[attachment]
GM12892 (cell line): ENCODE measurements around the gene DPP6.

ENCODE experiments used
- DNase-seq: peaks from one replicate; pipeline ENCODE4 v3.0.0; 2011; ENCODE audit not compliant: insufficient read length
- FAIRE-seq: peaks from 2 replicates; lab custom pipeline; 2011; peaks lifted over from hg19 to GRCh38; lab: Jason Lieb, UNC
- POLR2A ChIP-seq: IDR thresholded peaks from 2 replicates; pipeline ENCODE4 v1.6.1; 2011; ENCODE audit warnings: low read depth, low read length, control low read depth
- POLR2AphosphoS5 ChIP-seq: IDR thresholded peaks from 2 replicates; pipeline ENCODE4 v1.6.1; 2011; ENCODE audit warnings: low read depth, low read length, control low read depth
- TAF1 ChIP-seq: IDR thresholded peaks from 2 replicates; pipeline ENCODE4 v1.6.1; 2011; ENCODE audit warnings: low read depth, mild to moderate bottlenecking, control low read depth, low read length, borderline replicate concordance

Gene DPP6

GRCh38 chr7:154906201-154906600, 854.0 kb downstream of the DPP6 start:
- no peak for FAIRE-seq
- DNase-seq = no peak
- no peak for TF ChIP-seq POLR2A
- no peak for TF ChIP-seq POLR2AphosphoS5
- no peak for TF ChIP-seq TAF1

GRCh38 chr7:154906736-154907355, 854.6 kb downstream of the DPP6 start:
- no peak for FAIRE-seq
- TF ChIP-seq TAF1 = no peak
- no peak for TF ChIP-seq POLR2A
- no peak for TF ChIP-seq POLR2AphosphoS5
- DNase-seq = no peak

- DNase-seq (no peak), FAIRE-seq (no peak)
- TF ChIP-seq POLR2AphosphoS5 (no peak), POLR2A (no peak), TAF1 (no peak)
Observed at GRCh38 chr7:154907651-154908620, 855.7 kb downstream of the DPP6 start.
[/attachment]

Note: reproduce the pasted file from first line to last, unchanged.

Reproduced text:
GM12892 (cell line): ENCODE measurements around the gene DPP6.

ENCODE experiments used
- DNase-seq: peaks from one replicate; pipeline ENCODE4 v3.0.0; 2011; ENCODE audit not compliant: insufficient read length
- FAIRE-seq: peaks from 2 replicates; lab custom pipeline; 2011; peaks lifted over from hg19 to GRCh38; lab: Jason Lieb, UNC
- POLR2A ChIP-seq: IDR thresholded peaks from 2 replicates; pipeline ENCODE4 v1.6.1; 2011; ENCODE audit warnings: low read depth, low read length, control low read depth
- POLR2AphosphoS5 ChIP-seq: IDR thresholded peaks from 2 replicates; pipeline ENCODE4 v1.6.1; 2011; ENCODE audit warnings: low read depth, low read length, control low read depth
- TAF1 ChIP-seq: IDR thresholded peaks from 2 replicates; pipeline ENCODE4 v1.6.1; 2011; ENCODE audit warnings: low read depth, mild to moderate bottlenecking, control low read depth, low read length, borderline replicate concordance

Gene DPP6

GRCh38 chr7:154906201-154906600, 854.0 kb downstream of the DPP6 start:
- no peak for FAIRE-seq
- DNase-seq = no peak
- no peak for TF ChIP-seq POLR2A
- no peak for TF ChIP-seq POLR2AphosphoS5
- no peak for TF ChIP-seq TAF1

GRCh38 chr7:154906736-154907355, 854.6 kb downstream of the DPP6 start:
- no peak for FAIRE-seq
- TF ChIP-seq TAF1 = no peak
- no peak for TF ChIP-seq POLR2A
- no peak for TF ChIP-seq POLR2AphosphoS5
- DNase-seq = no peak

- DNase-seq (no peak), FAIRE-seq (no peak)
- TF ChIP-seq POLR2AphosphoS5 (no peak), POLR2A (no peak), TAF1 (no peak)
Observed at GRCh38 chr7:154907651-154908620, 855.7 kb downstream of the DPP6 start.